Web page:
St. Thomas Aquinas’ On Being and Essence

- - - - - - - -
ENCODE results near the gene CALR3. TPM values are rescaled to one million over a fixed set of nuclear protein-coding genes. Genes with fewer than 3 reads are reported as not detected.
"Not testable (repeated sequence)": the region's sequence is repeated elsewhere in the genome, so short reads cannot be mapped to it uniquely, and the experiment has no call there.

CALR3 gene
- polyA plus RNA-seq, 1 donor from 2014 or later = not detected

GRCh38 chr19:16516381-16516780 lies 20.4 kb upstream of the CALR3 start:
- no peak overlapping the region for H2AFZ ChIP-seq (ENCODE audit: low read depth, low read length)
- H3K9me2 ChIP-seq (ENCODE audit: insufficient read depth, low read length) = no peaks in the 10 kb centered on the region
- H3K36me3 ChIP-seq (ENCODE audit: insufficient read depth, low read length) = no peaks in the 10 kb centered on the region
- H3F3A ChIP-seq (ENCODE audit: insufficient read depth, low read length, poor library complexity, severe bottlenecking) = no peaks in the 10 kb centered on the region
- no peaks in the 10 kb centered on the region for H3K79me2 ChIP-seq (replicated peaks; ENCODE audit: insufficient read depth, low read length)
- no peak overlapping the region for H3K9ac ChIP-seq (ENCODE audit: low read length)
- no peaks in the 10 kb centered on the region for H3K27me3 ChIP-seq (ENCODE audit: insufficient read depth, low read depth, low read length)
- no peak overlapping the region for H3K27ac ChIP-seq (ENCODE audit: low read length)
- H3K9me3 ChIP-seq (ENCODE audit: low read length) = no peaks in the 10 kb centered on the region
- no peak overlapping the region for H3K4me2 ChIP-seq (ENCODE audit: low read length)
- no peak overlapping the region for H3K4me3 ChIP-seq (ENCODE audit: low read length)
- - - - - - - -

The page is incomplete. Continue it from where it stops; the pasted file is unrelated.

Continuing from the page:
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In St. Thomas Aquinas’ On Being and Essence, he devotes an entire chapter of his book discussing how essence is found in composite substances. “Form and matter are found in composite substances, as for example soul and body in man. But it cannot be said that either one of these alone is called the essence.’ Aquinas argues that in a composite substance, not only is the form but also matter in the essence of a thing. However, in Metaphysics, Aristotle says that essence is in the form, which acts upon matter. He writes, “The form or the thing as having form should be said to be thing, but matter by itself must never be said to be so.” Yet, Aristotle’s thesis poses a philosophical problem. If one supposes that Aristotle is correct, then how can one think of something without it necessitating its physical existence? This essay will first be an exposition of the passage found in Aquinas’ On Being and Essence. The second part of this essay will be an analysis of Aquinas’ thesis in relation to Aristotle’s. It will also address Aquinas’ solution to necessitating existence. In Aristotle’s Metaphysics, he says the form is in essence, which then “informs” the matter. However, Aquinas argues that both form and matter are found in essence. Neither matter-alone nor form- alone can be called the essence, according to Aquinas. Since, essence is indicated by the definition of a thing, Aquinas asserts that the definition of “natural substances includes not only form but also matter.” Using a syllogism can properly articulate Aquinas’ argument: Major Premise: Essence is signified by a thing’s definition Minor Premise: Definitions of natural substances include form and matter. Conclusion: Therefore, form and matter are in essence. He us... ... middle of paper ... ...ves/sum2012/entries/aristotle-metaphysics/. Cohen, S. Marc, lecture notes on “Aristotle on Substance, Matter and Form,” University of Washington, Philosophy. December 4, 2004 http://faculty.washington.edu/smcohen/320/zeta17.htm Haring, Ellen Stone. “Substantial Form in Aristotle’s “Metaphysics,” Z; II.” The Review of Metaphysics, vol. 10, No. 3 (March, 1957). http://www.jstor.org/stable/20123591 Date Accessed: November 19, 2013. Kirby, Jeremy. Aristotle’s Metaphysics: Form, Matter, and Identity. (New York: Continuum Publishing Group, 2008.) Print. Wippel, John. The Metaphyiscal Thought of Thomas Aquinas. (Washington, District of Columbia: The Catholic University of America Press, 2000). Print. Yu, Juyuan. “The Identify of Form and Essence in Aristotle,” The Southern Journal of Philosophy vol.XXXIX, (State University of New York at Buffalo, 2001).

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